Community Research and Development Information Service - CORDIS

Time to revisit antiangiogenic treatment of cancer

Targeting tumour blood vessel network is a well-established anti-cancer strategy. However, European scientists showed that antiangiogenic treatments may prompt metastatases and have continued research into this important area.
Time to revisit antiangiogenic treatment of cancer
Renal cell carcinoma (RCC) is the main type of kidney cancer that has consistently increased in incidence. Metastatic RCC has a poor outcome due to resistance to standard chemotherapy and prominent vascularisation pattern. Moreover, RCC represents a paradigm for anti-angiogenic treatment but this often leads to the recurrence of metastases and even the development of new metastatic niches.

Researchers with the EU-funded VELYMPH (Investigation of VEGF-C involvement in acquired metastatic properties of renal cell carcinoma following anti-angiogenesis treatments) project hypothesised that antiangiogenic therapy might be triggering tumour cells to escape via the lymphatic system, causing metastases. They therefore set out to investigate the association between antiangiogenic treatment and vascular endothelial growth factor-C (VEGF-C), a growth factor for vascular and lymphatic endothelial cells.

Sunitinib – mechanism of action

VELYMPH work focused on sunitinib, a tyrosine kinase inhibitor of several VEGF receptors and a first line antiangiogenic drug administered in patients with RCC. The scientists used a mouse RCC model and showed that sunitinib induced stress that led to higher VEG-C expression in treated tumours.

Strikingly, these high VEGF-C levels correlated with shorter survival and increased metastasis. Underlying mechanisms indicated a stimulation of vegfc gene transcription and an increase in the VEGF-C mRNA half-life. Ultimately this led to the development of lymphatic vessels that facilitated metastatic dissemination.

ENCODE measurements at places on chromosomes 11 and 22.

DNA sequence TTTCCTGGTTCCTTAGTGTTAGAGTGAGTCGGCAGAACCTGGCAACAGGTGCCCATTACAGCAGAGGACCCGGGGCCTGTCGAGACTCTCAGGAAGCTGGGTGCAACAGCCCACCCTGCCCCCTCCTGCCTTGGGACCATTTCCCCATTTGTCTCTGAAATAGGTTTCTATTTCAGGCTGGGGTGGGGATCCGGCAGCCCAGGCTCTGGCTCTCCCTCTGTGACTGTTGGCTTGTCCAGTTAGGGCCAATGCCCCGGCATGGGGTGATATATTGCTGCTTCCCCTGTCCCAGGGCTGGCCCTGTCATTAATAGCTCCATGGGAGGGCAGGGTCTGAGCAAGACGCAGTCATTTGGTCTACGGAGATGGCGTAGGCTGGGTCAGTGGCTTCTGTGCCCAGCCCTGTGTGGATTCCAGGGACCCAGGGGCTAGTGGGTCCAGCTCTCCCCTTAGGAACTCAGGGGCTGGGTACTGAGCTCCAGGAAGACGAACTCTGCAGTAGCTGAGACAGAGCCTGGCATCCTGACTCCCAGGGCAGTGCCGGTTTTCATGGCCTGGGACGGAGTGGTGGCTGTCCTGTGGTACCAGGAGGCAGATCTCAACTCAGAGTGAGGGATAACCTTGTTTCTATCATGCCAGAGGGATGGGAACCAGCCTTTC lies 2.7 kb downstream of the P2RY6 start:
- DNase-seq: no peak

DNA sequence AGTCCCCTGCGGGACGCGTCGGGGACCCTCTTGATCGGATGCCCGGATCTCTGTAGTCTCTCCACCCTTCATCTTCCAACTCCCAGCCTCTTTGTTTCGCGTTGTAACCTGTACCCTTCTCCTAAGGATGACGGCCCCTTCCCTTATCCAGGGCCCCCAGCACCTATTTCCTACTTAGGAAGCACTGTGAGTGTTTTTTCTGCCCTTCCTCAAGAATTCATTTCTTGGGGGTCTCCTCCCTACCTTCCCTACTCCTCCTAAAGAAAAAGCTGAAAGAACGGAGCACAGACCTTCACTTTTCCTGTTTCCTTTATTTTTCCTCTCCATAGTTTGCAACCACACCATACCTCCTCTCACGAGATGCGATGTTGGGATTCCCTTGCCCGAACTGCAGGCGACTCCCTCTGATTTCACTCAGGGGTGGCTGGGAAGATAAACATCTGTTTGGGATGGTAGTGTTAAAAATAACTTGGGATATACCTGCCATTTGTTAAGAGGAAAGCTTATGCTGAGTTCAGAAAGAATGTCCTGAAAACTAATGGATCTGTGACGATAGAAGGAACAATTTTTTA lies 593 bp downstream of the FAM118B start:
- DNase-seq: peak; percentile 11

‘The receptors targeted by the current anti-angiogenic drugs are also expressed on tumour cells that finally adapt to the pressure of selection exerted by the treatments,’Dr Pages explains. ‘Finally tumours relapse after treatment because of such genomic plasticity of tumour cells.’

‘The challenge was to prove that this mechanism operated in sunitinib-treated patients as well,’ Dr Pages continues. For this purpose, researchers collaborated with different hospitals to obtain samples from RCC patients treated with sunitinib in a neo-adjuvant setting. Analysis of these retrospective samples alongside primary cells from operated tumours indicated an increase in lymphatic vessel formation and lymph node invasion.

The next generation of antiangiogenic drugs

The VEGFC-dependent development of lymphatic vessels in RCC clearly demonstrated the capacity of cancer cells to evade antiangiogenic treatment and emphasised the need for a new approach. VELYMPH data strongly suggest that a combination of antiangiogenic and anti-VEGFC treatments may improve the chances of long-term survival for patients with metastatic RCC. ‘It is important our results are communicated to inform clinicians that antiangiogenic treatment must not be used in a neo-adjuvant setting.’ note VELYMPH researchers.

Overall, the VELYMPH study demonstrated that although sunitinib and radiotherapy have revolutionised the care of RCC patients, their efficiency may be improved by targeting key molecules involved in the development of the lymphatic network. VEGF-C constitutes such a therapeutic target as well as a predictive marker of escape to antiangiogenic therapies. Improved treatment approaches for RCC and other cancers will lead to better clinical outcomes and reduced healthcare costs.


Antiangiogenic treatment, renal cell carcinoma, VELYMPH, VEGFC, sunitinib
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